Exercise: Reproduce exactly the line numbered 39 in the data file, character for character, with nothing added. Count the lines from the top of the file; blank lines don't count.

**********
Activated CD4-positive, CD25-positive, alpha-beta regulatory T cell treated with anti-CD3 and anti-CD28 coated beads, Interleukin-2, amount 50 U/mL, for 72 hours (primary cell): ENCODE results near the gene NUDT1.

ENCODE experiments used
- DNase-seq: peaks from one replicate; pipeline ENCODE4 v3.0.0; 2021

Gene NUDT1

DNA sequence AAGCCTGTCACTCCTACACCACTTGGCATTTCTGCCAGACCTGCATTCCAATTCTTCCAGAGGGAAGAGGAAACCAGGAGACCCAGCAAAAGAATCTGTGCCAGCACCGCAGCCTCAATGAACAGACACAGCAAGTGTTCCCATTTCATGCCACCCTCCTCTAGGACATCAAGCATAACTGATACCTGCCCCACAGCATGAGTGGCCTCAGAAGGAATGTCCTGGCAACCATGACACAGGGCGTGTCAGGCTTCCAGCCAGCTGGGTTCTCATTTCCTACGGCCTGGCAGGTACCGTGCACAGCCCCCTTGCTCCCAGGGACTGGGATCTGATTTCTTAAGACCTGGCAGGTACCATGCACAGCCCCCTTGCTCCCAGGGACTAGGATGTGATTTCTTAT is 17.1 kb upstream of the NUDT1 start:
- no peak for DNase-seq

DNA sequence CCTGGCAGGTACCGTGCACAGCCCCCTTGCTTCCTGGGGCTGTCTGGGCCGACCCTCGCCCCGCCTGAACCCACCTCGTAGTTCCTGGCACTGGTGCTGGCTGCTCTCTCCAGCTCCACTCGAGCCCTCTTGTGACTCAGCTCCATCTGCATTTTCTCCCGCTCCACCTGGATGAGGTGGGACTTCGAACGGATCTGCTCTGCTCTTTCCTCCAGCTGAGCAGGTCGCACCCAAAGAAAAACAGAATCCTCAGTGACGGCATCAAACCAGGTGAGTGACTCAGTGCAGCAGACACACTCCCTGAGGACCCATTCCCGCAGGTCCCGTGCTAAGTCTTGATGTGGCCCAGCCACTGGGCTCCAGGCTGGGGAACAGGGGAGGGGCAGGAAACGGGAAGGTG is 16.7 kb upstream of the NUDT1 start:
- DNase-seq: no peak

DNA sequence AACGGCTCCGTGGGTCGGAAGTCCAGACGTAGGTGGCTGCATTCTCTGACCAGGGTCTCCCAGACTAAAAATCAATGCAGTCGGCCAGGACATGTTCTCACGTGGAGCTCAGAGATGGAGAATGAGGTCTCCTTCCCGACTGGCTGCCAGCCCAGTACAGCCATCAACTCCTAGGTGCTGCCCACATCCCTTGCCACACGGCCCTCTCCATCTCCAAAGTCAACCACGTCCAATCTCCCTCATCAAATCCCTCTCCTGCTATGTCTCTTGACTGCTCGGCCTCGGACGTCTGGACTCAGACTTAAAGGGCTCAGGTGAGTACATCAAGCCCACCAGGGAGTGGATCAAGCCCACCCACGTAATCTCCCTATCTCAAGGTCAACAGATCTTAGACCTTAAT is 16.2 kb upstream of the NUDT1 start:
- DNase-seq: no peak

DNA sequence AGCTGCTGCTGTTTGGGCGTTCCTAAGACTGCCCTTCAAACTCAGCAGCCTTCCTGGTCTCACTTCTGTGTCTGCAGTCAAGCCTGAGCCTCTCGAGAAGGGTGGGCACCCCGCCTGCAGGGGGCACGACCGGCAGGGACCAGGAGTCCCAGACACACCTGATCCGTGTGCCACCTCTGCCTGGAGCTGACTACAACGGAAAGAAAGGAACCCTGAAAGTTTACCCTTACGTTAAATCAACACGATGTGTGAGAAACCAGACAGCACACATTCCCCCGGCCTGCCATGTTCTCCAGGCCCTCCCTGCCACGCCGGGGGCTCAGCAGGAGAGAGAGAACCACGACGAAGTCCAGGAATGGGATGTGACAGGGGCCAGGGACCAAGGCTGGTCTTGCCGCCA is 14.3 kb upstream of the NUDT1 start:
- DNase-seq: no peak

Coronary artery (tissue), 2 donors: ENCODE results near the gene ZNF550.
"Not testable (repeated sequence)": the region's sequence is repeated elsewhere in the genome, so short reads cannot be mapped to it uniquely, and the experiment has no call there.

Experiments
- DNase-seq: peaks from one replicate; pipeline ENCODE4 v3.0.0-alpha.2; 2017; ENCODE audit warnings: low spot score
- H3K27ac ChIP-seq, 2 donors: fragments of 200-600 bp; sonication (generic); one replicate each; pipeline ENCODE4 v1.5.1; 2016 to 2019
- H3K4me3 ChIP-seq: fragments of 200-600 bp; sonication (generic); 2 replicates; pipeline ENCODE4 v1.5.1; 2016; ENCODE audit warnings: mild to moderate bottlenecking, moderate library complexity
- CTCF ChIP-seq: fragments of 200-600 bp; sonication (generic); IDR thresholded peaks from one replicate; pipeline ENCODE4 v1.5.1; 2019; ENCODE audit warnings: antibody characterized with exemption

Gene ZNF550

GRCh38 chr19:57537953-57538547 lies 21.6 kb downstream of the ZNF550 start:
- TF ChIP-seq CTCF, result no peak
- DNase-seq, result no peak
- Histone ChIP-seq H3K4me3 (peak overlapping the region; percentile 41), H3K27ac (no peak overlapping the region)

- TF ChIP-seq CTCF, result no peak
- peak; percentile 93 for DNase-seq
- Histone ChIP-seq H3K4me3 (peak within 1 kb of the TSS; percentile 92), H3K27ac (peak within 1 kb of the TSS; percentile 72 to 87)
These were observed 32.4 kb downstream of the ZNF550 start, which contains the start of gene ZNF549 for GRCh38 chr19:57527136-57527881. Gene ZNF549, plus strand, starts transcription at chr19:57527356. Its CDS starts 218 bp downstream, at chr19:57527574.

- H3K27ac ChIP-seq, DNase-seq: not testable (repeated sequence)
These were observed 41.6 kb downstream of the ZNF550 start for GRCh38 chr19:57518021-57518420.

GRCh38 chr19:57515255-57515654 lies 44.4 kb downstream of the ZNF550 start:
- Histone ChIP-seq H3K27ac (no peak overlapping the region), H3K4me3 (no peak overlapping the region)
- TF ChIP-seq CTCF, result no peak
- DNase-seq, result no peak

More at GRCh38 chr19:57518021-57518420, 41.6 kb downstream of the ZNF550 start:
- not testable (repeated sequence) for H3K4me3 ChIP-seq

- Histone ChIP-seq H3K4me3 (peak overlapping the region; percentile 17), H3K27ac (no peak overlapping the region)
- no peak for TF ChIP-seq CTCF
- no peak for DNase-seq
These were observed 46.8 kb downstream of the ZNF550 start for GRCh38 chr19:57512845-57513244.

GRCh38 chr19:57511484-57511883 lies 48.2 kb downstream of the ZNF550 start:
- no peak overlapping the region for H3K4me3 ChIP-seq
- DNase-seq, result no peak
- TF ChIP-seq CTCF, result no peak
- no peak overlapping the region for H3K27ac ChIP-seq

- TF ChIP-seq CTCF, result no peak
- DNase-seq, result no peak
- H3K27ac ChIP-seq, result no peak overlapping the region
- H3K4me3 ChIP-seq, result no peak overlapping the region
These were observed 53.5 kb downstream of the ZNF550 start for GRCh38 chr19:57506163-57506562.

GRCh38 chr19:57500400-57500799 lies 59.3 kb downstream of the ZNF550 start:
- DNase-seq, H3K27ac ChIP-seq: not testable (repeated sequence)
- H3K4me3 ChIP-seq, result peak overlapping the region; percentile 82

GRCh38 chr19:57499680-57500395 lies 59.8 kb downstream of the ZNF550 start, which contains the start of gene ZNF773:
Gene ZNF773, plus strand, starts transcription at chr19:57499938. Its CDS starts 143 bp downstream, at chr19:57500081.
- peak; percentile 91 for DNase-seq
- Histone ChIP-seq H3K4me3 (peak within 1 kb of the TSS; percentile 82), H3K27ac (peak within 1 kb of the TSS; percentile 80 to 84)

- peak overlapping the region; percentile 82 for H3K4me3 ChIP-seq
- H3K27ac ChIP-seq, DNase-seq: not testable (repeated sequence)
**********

- no peak for DNase-seq